Note: this is the second entry in a two-part series on real estate. Check out the first post to catch up.
When my parents bought their home in Hawaii in the 70s, they put most of everything they had into the deal. The time was right and they went for it. The result was a beautiful two-story home nestled in a small valley named for its swirling winds.
Over the past 30 years or so, the house has been a constant. My parents twice opened a home equity line of credit, a loan that has a limit based on a percentage of the total value of your home, minus the balance still owed on the mortgage. They tapped it once to buy a new car, then again several years ago to make some renovations.
The house is likely my parents' largest investment (other than me; kids are expensive!) and their largest single asset -- its value has appreciated ten-fold over time. Traditionally speaking, the home has usually been the greatest asset for many Americans. But as a whole, the concept of someone's home being their monetary bedrock is starting to shift.
In early March, it was reported that for the first time since 1945, home equity rates averaged below 50 percent. So what does this mean? In a nutshell it means that on average, American homeowners owe more for their homes than they own.
Traditionally, a home has been an asset. But with this big housing downturn, we're starting to get stuck with depreciated money pits instead. Home equity lines of credit can't work well if you don't own a decent stake in your home. With their backs against the wall between resetting mortgage rates and plummeting home values (which were overinflated to begin with), some folks are choosing to walk away. This is when a beleaguered homeowner literally hands over the house keys to the creditor, says "I'm through," and walks out. Obviously, this is not what creditors or the Federal Reserve want. Cutting your losses by quitting a mortgage wrecks your credit, but for some people, they'd rather get hit by foreclosure rather than bankruptcy, which stays on your credit report for 10 years. Since some owners entered the market paying little to no money down, they're attempting to cut their losses and increase their rebound time by walking away. The idea is to wait a few years, try and heal their credit and then buy a new home - for a lower price. There's even a new industry that has developed from people choosing to walk away from mortgages, which was recently covered by ABC News. If you're in a mortgage bind, check out what the FTC has to say about your financing options before throwing in the towel.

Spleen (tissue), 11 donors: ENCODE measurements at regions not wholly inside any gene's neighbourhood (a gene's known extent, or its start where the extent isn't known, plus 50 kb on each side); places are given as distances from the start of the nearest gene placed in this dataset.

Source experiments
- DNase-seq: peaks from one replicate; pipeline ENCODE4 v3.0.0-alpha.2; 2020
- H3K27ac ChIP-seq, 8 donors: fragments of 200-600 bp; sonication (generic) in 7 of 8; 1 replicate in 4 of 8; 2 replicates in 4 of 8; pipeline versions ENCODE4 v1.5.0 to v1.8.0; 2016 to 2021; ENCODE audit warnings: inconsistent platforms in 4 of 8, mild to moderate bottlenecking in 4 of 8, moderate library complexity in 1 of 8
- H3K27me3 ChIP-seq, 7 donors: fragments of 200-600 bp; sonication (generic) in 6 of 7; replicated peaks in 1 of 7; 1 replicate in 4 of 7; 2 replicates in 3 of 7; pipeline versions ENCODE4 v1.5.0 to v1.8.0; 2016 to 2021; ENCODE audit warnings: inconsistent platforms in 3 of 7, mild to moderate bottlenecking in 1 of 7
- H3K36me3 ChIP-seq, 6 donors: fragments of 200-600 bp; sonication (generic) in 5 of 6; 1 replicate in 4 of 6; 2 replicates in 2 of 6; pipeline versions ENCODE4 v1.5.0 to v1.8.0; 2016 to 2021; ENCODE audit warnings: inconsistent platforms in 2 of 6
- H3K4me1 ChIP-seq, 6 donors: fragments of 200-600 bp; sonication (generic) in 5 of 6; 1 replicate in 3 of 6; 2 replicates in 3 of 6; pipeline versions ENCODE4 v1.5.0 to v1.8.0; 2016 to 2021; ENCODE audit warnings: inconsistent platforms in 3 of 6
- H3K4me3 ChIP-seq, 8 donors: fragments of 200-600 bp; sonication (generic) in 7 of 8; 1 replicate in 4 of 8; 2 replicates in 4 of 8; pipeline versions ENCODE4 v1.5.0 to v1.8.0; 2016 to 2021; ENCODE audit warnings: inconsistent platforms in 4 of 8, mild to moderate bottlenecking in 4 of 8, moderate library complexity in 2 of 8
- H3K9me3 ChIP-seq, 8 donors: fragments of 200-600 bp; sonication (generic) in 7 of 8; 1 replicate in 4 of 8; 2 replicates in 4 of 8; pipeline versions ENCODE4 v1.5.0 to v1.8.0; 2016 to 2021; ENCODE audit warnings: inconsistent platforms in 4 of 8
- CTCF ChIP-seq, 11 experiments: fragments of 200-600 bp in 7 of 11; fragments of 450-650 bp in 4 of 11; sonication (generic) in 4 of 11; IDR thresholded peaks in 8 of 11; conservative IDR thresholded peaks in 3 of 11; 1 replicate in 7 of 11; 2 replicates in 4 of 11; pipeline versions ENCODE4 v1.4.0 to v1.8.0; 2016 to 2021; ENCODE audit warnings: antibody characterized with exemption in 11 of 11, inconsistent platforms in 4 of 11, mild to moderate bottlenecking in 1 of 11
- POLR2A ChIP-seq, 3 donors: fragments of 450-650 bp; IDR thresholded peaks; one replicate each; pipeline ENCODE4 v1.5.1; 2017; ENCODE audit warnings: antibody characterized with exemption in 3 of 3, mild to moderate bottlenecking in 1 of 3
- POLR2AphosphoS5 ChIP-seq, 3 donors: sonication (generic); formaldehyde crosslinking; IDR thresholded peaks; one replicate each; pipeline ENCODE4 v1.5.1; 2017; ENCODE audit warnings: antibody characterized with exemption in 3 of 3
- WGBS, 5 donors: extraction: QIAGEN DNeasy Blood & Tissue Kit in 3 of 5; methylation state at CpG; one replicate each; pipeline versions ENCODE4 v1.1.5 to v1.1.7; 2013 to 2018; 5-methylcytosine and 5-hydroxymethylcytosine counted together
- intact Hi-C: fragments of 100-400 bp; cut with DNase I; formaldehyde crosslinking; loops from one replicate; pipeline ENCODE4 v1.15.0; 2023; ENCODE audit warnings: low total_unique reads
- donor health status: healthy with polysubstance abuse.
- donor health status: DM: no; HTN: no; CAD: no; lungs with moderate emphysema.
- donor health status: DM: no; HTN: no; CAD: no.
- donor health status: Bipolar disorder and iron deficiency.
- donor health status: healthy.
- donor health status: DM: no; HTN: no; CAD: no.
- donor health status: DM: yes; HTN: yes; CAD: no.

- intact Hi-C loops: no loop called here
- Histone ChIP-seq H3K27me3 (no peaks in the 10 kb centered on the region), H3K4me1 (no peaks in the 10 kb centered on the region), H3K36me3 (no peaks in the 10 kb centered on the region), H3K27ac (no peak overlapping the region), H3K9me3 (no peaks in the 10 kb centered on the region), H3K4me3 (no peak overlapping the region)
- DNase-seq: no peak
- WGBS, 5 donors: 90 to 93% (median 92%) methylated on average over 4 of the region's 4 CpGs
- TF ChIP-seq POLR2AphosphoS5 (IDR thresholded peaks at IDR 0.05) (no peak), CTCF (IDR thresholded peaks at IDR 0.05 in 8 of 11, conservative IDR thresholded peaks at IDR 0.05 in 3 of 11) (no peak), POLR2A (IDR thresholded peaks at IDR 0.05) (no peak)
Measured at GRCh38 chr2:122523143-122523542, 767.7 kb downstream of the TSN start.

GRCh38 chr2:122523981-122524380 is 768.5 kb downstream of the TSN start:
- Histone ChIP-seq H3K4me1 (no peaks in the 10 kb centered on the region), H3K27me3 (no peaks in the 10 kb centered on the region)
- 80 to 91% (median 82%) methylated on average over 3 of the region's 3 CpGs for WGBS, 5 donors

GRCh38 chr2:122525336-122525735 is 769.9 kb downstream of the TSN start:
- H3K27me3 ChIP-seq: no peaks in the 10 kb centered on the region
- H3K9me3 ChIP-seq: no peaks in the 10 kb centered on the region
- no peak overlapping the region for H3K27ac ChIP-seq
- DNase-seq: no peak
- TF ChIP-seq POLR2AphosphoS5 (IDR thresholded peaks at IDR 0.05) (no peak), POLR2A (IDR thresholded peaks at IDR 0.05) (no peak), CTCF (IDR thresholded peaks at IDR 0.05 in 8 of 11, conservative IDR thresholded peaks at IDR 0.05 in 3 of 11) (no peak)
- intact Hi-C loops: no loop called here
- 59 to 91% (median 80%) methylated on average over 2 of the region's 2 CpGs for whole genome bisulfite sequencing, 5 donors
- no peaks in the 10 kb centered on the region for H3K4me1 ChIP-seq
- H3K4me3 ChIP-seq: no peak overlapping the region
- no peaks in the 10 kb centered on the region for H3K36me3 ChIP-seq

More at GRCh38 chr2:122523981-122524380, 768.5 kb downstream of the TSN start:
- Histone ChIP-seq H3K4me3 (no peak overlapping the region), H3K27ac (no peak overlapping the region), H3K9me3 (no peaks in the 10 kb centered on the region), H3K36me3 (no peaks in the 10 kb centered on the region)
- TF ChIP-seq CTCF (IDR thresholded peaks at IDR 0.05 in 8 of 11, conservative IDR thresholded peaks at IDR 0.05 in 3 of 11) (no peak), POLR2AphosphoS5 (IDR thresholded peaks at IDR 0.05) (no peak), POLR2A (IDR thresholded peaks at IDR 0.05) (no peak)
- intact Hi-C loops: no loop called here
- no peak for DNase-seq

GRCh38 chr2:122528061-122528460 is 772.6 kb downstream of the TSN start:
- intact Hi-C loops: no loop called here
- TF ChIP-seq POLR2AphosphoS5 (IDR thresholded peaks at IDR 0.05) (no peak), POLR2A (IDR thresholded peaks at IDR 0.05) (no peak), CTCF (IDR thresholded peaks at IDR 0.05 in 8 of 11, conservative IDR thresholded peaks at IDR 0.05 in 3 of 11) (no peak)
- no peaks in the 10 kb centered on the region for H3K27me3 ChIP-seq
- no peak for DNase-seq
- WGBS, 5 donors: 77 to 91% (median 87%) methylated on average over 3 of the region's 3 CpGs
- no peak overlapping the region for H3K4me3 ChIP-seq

In March, Fed Chairman Ben Bernanke urged lenders to go beyond scaling back interest rates and start cutting the size of mortgages, a move that would hopefully persuade homeowners not to walk away, according to a report in the LA Times.
If you're thinking about buying a home down the road like I am, it's good to keep at least a casual eye on all this news. Right now, the housing climate is cutting both ways - not only forcing some owners into bankruptcy, but swinging back and bopping lenders on the nose too as folks walk away from their houses. The concept of home equity is shifting, especially for our generation. It may take a while before the homes we buy become a resource rather than a liability.